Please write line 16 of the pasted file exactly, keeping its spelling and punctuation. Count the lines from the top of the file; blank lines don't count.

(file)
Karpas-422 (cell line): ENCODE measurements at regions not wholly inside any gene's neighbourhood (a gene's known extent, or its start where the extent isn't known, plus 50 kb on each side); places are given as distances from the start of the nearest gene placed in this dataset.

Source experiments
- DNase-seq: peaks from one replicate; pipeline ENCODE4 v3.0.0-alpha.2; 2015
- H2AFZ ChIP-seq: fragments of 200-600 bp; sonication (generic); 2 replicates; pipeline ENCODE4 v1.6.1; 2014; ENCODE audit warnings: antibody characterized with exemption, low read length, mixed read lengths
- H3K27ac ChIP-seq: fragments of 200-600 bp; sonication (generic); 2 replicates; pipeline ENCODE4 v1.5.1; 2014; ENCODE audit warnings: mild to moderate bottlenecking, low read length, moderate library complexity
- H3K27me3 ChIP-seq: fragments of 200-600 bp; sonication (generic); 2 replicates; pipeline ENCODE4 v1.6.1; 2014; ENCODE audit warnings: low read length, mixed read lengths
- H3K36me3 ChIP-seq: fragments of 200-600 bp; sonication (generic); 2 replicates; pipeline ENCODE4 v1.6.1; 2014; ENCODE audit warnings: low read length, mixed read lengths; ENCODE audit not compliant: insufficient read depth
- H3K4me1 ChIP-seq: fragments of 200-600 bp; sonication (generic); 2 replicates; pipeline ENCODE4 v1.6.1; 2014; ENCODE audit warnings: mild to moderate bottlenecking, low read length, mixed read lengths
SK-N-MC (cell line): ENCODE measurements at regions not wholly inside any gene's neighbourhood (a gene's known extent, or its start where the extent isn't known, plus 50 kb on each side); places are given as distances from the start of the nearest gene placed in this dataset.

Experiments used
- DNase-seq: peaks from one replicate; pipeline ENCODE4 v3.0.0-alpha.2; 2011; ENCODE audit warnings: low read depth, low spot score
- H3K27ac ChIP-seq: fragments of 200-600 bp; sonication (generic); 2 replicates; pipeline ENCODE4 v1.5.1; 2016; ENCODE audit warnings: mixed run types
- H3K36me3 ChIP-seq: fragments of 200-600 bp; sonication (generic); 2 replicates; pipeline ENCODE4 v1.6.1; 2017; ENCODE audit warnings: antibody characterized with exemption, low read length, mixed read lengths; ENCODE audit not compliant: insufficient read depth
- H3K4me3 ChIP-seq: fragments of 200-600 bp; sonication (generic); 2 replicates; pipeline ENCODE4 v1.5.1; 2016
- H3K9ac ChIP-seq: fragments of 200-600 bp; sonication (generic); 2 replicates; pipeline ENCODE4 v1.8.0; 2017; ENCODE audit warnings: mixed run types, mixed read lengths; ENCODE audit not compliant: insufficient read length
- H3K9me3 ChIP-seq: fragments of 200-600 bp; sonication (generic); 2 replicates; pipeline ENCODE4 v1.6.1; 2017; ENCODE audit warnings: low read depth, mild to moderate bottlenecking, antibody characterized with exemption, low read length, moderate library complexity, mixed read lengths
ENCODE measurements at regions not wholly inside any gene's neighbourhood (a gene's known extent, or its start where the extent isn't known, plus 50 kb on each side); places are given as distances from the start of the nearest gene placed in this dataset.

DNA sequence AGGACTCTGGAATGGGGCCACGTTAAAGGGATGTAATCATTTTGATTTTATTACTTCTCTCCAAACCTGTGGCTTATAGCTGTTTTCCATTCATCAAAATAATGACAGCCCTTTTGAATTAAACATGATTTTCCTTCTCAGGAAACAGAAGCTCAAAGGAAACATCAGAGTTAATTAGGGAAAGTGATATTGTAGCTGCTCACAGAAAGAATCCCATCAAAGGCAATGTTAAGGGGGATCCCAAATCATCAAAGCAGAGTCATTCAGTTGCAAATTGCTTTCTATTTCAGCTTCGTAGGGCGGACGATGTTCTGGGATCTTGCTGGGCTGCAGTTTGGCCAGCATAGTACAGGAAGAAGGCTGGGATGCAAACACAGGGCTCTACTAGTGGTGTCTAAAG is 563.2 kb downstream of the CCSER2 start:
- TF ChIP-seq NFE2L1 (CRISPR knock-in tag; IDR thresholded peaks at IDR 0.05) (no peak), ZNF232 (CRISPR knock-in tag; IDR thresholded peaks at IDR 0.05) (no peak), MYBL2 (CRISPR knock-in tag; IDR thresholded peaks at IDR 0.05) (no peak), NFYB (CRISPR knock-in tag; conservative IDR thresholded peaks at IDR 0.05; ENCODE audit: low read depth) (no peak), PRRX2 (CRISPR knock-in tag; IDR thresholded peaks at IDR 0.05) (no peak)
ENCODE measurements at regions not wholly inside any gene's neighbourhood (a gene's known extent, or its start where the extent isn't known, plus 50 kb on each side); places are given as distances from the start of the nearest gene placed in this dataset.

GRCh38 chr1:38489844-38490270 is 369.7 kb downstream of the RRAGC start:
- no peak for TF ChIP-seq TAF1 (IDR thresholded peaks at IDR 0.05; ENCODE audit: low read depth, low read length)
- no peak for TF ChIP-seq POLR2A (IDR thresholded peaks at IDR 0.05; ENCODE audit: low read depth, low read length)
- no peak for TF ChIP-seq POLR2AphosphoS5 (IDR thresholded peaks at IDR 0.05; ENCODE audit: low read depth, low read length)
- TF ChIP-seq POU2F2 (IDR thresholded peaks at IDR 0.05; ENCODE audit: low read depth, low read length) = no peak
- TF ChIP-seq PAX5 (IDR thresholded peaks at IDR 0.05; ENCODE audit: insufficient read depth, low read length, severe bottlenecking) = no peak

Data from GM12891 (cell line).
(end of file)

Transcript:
- H3K9me3 ChIP-seq: fragments of 200-600 bp; sonication (generic); 2 replicates; pipeline ENCODE4 v1.6.1; 2017; ENCODE audit warnings: low read depth, mild to moderate bottlenecking, antibody characterized with exemption, low read length, moderate library complexity, mixed read lengths